No Widgets found in the Sidebar

Following is the review of Pheida: Gender at Periphery, a book written by Santa Khurai, Dr. Rubani Yumkhaibam and Bonita Pebam.

Pheida di thouna yina touphadey [Pheida should not be ill-treated].”


Pheida: Gender at Periphery addresses the concept of gender plurality in our indigenous culture with a thoroughly researched focus on the existence of Pheidas. The book suggests that Pheidas fall beyond the system of gender binary that exists and is celebrated in contemporary Manipur. It re/claims or re/introduces gender plurality in indigenous culture, defined in the book as “the social acceptance and recognition of the existence of a gender identity other than the two genders – man and woman.” This short book also features a brief history of Nupi Maanbi and their struggles. It grounds the contemporary discourse on the Nupi Maanbi community in Manipur in the indigenous texts of the Meiteis, the puyas. Therefore, it could be said that this book is the first of its kind. It is a response to the false understanding that many harbor that Nupi Maanbis do not belong to our indigenous culture.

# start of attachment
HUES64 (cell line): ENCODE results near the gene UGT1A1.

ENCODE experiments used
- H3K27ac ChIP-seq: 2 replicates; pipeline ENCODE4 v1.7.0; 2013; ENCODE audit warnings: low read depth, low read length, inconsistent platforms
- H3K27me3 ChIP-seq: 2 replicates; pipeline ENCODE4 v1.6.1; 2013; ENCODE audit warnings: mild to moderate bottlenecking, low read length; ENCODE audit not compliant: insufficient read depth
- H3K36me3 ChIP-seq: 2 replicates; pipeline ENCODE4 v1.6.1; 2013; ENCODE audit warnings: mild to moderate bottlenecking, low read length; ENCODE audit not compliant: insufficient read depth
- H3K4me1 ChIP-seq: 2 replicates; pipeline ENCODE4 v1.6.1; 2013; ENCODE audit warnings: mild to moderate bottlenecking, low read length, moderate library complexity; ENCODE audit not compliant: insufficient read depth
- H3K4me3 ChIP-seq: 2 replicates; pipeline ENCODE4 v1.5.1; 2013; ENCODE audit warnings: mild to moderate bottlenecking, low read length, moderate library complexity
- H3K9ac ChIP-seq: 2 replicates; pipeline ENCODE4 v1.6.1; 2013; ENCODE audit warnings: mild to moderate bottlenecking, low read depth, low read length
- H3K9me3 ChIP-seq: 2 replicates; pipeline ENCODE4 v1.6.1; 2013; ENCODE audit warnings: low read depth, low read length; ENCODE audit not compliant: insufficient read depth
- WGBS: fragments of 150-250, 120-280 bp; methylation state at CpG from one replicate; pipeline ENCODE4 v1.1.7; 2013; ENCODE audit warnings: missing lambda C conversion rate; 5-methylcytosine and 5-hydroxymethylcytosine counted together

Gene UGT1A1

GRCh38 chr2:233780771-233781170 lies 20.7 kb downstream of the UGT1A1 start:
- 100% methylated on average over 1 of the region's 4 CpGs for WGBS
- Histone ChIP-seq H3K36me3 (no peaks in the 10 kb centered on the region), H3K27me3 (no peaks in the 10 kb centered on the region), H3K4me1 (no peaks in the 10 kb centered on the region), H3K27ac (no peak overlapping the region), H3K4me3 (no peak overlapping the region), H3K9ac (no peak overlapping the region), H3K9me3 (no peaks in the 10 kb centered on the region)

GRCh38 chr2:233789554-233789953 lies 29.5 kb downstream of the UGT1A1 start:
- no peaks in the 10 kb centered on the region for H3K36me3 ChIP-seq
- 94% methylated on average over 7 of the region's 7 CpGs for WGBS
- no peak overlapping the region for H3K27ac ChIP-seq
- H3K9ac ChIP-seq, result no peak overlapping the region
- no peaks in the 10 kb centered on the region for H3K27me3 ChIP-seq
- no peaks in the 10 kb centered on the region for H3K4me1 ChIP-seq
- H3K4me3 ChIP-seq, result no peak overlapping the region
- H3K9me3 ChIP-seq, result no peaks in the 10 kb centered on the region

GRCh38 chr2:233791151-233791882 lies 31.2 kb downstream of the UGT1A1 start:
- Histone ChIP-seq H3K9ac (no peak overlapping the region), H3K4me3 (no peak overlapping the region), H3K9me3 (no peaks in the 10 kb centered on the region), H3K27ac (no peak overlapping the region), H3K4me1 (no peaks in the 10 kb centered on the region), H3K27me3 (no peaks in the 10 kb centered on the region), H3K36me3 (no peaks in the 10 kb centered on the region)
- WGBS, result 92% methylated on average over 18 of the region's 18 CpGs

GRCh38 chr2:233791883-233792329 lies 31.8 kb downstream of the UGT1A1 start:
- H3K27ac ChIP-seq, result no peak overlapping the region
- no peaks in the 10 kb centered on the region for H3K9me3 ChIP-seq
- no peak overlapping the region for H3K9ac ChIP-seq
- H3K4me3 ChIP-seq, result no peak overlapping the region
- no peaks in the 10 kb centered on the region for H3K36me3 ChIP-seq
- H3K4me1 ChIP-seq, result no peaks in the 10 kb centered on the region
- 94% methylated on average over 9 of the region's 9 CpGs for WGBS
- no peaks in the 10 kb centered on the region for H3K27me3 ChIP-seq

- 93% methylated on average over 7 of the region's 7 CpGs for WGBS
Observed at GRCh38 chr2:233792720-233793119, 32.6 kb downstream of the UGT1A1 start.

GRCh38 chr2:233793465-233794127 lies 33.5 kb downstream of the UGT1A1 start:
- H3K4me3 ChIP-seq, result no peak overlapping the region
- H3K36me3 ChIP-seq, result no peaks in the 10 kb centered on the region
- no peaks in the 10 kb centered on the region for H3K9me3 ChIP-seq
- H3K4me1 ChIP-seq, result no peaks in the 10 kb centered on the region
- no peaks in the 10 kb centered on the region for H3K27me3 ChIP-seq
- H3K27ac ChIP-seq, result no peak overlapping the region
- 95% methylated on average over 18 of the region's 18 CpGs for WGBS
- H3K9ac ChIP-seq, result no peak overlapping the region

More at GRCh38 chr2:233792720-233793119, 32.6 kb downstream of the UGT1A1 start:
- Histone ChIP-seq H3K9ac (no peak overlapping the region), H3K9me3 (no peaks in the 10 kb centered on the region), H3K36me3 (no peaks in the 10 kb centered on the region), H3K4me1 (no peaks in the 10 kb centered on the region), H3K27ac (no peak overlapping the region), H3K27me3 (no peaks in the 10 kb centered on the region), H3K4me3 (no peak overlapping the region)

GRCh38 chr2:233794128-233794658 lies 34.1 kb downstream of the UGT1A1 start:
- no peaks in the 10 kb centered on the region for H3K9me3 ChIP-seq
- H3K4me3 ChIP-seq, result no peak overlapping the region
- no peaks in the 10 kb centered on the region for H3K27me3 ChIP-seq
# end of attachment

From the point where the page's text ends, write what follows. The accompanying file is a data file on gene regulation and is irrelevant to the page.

The book takes as sources the puyas such as Mayek Laisak Khangba and Masilney, to argue that gender in indigenous society has never been binary since early period.. First, it highlights how alphabets are assigned genders in the indigenous text, Mayek Laisak Khangba. The alphabet for the sound Ng is said to be Pheida in this puya. Through this the book, Pheida: Gender at Periphery, attempts to establish that in the indigenous world view, other than pa and pi, there is Pheida too. Therefore, this book sheds a new light on our understanding of the history of our indigenous culture. Furthermore, the narrative that the alphabet for the sound Ng is Pheida makes it all the more interesting since Ng is not a sound common in most languages. Though this particular sound is there in some linguistic communities in South East Asia, the mainland Indians find it difficult to pronounce words that start with the sound Ng. Second, the book provides a historical reconstruction of the lives of the Pheida during the Ningthouja Kingdom. Pheidas were entrusted with royal household activities during the feudal days of Manipur. They were closely associated with the king and his household. Pheidas are the only ones who were entrusted to look after women in the king’s household. Third, the book describes the social roles of the Pheidas, such as looking after the market at Pheida Pung, Mapal Kangjeibung or settling disputes in the marketplace. It also lists out various punishments for committing crimes by Pheidas and against them. The book also argues that even though Pheidas were subjected to strict rules of discipline and punishment while working at the royal household, they were at large respected in the Meitei society. They draw this claim from an injunction in the puya Mashilney, which says “Pheida di thouna yina touphadey [Pheida should not be ill-treated].”